Nielsen Hayden genealogy

Katherine Bruen

Female Bef 1579 - 1601  (> 22 years)

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  • Name Katherine Bruen 
    Born Bef 13 Feb 1579  Bruen Stapleford in Tarvin, Cheshire, England Find all individuals with events at this location  [1, 2
    Gender Female 
    Baptised 13 Feb 1579  Bruen Stapleford in Tarvin, Cheshire, England Find all individuals with events at this location  [1, 2
    Died 31 May 1601  [1, 2
    Buried 3 Jun 1601  Childwall, Cheshire, England Find all individuals with events at this location  [3
    Person ID I15974  Ancestry of PNH, TNH, and others
    Last Modified 8 Aug 2018 

    Father John Bruen,   b. Abt 1509, of Bruen Stapleford in Tarvin, Cheshire, England Find all individuals with events at this location,   d. 14 May 1587  (Age ~ 78 years) 
    Mother Dorothy Holford 
    Family ID F9334  Group Sheet  |  Family Chart

    Family William Brettergh,   b. Abt 1571 
    Last Modified 4 Aug 2018 
    Family ID F9825  Group Sheet  |  Family Chart

  • Notes 
    • From the Oxford Dictionary of National Biography:

      Her short life was dominated by her illustrious elder brother, the godly gentleman John Bruen, who had care of Katherine and ten of her siblings, bringing them up in an atmosphere of strict household discipline and rigorous religious observance. About 1599 Katherine married another of the self-professed godly, William Brettergh of Brettergh Holt, near Liverpool, with whom she had one child, Anne. The two shared an extraordinarily pious lifestyle at Little Woolton in Childwall, Lancashire, reading at least eight chapters of the Bible every day and hearing two sermons on Sundays whenever possible, and she appears to have stiffened his resolve in withstanding the hostility, mockery, and harassment of the parish's strong Roman Catholic minority, organized by a local seminary priest, Thurstan Hunt, and the lord of the manors of Speke and Garston, Edward Norris. In turn, William Brettergh's attempt as high constable of West Derby hundred to apprehend recusants within the parishes of Huyton and Childwall in May 1600 provoked not only a full-scale riot but the maiming of Brettergh's cattle on two separate occasions over the following months.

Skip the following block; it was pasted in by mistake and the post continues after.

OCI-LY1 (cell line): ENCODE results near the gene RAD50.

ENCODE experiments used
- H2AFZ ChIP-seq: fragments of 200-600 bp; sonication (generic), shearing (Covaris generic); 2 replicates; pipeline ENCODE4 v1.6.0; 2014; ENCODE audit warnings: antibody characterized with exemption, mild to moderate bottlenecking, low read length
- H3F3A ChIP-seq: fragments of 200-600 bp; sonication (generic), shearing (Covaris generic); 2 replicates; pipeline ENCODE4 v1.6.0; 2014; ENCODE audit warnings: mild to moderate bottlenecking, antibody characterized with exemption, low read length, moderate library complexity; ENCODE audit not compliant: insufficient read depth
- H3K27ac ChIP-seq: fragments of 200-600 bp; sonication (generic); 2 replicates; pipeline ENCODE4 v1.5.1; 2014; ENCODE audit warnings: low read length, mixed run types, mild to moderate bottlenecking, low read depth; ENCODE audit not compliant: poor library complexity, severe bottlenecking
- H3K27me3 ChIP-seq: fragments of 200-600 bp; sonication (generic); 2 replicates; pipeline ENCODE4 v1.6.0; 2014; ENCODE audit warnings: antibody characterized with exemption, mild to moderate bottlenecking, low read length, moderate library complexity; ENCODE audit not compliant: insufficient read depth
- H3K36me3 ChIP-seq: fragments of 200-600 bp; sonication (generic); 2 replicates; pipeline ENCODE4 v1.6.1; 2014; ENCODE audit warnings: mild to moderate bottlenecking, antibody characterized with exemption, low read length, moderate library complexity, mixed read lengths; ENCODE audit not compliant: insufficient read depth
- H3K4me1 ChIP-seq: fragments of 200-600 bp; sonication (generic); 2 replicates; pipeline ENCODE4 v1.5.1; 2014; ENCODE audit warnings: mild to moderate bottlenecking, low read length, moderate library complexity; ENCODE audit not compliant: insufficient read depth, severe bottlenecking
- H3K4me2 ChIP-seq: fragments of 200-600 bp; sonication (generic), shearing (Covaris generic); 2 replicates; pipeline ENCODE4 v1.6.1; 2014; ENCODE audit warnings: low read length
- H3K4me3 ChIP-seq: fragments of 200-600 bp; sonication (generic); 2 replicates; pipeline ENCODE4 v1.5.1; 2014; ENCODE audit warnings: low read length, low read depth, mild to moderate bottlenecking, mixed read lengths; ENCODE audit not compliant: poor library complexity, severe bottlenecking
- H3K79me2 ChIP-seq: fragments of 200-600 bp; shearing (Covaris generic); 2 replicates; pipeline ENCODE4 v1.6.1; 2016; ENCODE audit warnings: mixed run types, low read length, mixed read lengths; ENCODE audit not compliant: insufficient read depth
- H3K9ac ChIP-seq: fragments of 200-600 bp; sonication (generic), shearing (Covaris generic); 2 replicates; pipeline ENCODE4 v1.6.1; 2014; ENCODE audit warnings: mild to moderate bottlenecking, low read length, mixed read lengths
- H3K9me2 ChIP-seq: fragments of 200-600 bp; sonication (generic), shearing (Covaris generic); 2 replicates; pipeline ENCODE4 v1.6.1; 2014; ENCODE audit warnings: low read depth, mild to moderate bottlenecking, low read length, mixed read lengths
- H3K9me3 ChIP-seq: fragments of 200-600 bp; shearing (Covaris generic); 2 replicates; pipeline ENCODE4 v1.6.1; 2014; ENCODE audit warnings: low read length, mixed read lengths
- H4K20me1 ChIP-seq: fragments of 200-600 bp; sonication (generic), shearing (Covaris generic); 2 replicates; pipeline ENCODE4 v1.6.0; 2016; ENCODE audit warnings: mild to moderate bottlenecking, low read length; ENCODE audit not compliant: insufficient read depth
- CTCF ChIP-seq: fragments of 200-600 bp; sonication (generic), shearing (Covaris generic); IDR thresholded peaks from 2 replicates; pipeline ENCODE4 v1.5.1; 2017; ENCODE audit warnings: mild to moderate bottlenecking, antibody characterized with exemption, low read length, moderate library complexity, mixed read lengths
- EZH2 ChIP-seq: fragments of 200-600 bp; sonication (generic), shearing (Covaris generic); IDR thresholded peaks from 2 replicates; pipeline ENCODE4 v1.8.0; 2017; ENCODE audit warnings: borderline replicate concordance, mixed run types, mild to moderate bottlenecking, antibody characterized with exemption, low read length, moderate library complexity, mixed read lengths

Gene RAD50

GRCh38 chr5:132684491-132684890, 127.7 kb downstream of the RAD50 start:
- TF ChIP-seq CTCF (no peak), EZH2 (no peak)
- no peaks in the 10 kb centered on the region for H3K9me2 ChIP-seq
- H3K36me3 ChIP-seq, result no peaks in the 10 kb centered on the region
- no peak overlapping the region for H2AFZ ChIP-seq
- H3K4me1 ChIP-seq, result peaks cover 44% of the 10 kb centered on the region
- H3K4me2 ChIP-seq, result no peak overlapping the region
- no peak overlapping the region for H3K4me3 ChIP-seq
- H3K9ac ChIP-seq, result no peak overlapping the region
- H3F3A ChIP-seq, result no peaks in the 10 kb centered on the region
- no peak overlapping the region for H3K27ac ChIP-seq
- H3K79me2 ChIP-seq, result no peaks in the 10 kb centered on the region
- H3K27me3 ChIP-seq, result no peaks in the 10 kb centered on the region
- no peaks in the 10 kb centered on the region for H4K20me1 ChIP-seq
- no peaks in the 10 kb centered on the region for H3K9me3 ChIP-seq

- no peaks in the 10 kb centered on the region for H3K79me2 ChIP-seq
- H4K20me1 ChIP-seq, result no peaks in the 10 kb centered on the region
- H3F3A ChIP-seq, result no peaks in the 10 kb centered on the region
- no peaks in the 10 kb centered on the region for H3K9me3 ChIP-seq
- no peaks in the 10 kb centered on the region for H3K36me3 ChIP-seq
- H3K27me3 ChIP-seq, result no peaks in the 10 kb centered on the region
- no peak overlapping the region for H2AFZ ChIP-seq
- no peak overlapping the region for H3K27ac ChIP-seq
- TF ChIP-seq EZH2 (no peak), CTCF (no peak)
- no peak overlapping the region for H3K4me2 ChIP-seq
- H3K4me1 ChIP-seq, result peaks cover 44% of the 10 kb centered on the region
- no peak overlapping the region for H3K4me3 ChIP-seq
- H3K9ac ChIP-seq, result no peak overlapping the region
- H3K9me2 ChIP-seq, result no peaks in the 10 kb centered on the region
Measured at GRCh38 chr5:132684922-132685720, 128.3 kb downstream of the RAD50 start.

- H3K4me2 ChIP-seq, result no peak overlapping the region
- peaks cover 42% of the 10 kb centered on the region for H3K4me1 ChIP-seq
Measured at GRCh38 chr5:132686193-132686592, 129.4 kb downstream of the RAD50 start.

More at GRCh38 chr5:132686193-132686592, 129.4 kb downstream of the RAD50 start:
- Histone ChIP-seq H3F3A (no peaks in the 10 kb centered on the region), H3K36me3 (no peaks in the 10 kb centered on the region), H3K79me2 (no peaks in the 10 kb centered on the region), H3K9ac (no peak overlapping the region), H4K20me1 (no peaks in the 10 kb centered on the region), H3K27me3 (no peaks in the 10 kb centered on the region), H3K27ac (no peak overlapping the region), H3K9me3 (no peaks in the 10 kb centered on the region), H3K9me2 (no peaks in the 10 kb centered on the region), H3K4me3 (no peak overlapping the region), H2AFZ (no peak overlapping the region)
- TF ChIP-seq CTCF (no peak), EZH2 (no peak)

However, it is Katherine's premature and agonizing death rather than her short life which brought her most fame, and which provoked the biographies that provide virtually all the evidence of her godly lifestyle. At the age of twenty-two she succumbed to an unknown illness, and on her deathbed suffered from a terrible crisis of faith, during which she raged against God's unmercifulness and threw her Bible repeatedly to the floor. She died on 31 May 1601. Her agonies formed the centrepiece of a polemical account of her embattled life appended to the two sermons preached by William Harrison and William Leigh at her funeral in Childwall church on 3 June 1601, published together in 1602 as Death's Advantage Little Regarded, of which five editions had appeared by 1617 and a further two by 1641. Harrison in particular attempted to explain her deathbed anguish as the consequence of a diabolical assault on her virtue rather than a providential punishment for sin and hypocrisy. As a result her death became not only a gigantic struggle between God and Satan for her soul, but also, through a pamphlet exchange (of which the Catholic side has unfortunately not survived), a furious debate between Romanists and puritans over which religion could promise the more merciful death. From this perspective the conspicuous absence of any reference to Katherine's deathbed crisis in William Hinde's elaborate biography of her older brother, published in 1641, seems striking, perhaps even deliberately evasive.

      From the 1885-1900 Dictionary of National Biography:

      Her biographers are indignant at the imputation that she died despairing. She was buried at Childwall Church on Wednesday, 3 June, as appears from the title of the little book which forms the chief authority as to her life: Death's Advantage little Regarded, or the Soule's Solace against Sorrow, preached in two funerall sermons at Childwall, in Lancashire, at the buriall of Mistris Katherine Brettergh, 3 June 1601. The one by William Harrison, the other by William Leygh, B.D., whereunto is annexed the christian life and godly death of the said gentlewoman, London, 1601. There is a portrait of her in Clarke's second part of the Marrow of Ecclesiastical History, book ii., London, 1675, p. 52, from which it seems that her puritanism did not forbid a very elaborate ruff. The face is oval, the features refined, the hair closely confined by a sort of skull-cap, over which towers a sugarloaf hat.

  • Sources 
    1. [S76] The Oxford Dictionary of National Biography. Oxford University Press, 2004-ongoing.

    2. [S77] The History of the County Palatine and City of Chester by George Ormerod. Second edition, revised and enlarged by Thomas Helsby. London: George Routledge and Sons, 1882.

    3. [S160] Wikipedia.